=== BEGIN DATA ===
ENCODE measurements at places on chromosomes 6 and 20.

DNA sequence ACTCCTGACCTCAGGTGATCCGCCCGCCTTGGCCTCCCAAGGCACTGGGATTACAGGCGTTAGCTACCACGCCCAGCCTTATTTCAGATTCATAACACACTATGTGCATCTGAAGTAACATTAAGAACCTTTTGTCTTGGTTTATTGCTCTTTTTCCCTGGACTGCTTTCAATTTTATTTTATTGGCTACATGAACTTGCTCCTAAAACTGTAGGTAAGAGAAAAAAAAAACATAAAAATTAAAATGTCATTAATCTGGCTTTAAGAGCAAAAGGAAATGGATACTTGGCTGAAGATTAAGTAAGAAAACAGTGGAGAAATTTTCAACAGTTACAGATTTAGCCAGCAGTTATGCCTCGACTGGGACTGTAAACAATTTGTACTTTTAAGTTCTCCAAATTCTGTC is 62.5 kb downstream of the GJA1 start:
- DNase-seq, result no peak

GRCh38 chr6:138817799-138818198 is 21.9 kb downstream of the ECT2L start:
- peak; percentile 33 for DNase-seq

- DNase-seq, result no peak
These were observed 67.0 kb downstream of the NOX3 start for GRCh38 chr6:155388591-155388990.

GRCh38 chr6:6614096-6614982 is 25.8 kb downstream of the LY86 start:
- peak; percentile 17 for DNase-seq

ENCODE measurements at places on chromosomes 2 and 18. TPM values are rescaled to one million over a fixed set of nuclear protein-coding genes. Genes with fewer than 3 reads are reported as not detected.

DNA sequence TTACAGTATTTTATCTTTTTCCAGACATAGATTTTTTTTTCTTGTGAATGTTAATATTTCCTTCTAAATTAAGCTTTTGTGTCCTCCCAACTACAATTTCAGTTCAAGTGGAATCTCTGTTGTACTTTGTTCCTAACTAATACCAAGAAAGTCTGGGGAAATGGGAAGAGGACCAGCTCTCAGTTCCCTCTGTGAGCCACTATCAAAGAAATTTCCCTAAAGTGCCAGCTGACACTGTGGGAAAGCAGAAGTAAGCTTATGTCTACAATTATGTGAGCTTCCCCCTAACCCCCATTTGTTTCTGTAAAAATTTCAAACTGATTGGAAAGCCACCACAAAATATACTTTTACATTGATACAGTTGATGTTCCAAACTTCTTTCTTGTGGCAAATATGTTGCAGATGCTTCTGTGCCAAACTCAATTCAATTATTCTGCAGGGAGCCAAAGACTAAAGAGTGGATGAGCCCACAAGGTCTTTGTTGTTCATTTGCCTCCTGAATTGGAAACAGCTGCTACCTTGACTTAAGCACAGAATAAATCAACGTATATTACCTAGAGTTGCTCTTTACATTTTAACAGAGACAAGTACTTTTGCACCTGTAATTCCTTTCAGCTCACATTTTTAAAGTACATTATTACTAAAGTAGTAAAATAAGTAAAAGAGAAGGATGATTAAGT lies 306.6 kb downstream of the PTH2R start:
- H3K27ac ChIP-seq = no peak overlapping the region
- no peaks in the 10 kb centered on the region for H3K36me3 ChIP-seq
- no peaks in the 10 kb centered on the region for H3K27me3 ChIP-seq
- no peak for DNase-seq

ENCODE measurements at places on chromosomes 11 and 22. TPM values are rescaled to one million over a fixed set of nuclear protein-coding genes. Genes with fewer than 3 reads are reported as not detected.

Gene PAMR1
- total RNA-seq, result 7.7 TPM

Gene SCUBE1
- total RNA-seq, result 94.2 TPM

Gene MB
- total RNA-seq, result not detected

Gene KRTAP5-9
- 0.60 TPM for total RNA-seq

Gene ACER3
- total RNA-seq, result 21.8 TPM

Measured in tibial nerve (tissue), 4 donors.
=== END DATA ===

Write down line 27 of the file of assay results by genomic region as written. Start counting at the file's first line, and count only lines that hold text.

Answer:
Measured in tibial nerve (tissue), 4 donors.